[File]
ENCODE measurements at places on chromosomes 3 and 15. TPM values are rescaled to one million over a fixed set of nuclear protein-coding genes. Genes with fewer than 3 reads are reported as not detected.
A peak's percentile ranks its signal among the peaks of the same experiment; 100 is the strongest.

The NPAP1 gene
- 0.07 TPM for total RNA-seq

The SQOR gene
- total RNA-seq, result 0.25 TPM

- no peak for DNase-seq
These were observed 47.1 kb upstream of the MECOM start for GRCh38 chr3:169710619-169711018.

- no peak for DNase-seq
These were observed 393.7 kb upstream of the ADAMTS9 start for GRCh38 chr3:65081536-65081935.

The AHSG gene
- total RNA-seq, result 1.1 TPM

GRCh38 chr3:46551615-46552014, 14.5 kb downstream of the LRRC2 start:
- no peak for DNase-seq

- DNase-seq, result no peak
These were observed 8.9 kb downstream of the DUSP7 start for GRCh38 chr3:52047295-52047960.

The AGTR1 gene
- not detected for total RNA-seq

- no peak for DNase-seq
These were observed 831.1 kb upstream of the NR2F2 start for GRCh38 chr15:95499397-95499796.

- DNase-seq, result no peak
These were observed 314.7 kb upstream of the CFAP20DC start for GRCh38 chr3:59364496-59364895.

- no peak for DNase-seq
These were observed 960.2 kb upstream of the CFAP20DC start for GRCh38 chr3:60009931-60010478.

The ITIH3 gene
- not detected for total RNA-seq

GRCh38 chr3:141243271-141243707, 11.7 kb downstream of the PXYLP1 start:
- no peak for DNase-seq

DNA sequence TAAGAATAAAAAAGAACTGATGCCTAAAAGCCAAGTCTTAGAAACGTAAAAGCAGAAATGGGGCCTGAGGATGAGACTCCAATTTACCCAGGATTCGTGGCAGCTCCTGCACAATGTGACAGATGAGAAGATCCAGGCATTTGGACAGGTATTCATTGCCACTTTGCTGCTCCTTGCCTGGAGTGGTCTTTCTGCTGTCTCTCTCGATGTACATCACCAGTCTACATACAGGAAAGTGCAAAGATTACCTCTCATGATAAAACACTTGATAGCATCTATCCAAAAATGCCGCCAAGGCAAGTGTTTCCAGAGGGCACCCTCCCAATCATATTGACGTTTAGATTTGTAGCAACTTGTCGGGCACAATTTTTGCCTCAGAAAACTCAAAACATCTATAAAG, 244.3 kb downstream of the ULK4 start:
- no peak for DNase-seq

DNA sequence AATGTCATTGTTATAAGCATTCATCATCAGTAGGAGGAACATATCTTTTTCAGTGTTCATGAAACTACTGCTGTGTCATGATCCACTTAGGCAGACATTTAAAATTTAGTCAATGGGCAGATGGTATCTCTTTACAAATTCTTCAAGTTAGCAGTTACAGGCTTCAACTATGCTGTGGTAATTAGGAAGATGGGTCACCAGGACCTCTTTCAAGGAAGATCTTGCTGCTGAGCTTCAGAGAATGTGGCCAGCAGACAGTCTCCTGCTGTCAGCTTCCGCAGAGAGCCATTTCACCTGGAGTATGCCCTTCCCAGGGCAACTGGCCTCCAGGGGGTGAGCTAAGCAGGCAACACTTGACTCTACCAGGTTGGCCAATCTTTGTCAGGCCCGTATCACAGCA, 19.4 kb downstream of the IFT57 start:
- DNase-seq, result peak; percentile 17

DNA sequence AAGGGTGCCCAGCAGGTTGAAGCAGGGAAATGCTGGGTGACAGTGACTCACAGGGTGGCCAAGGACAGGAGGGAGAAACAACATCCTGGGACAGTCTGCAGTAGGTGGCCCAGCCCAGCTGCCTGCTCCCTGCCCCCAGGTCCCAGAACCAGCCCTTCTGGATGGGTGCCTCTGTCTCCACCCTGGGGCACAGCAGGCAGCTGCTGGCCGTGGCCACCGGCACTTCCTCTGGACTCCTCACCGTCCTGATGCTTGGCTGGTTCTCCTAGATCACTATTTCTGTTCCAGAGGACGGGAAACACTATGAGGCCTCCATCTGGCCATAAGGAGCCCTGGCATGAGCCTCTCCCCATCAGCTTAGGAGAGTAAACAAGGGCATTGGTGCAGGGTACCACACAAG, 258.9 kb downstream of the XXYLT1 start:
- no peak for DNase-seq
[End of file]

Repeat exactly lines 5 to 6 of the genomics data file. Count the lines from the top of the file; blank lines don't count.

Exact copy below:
The SQOR gene
- total RNA-seq, result 0.25 TPM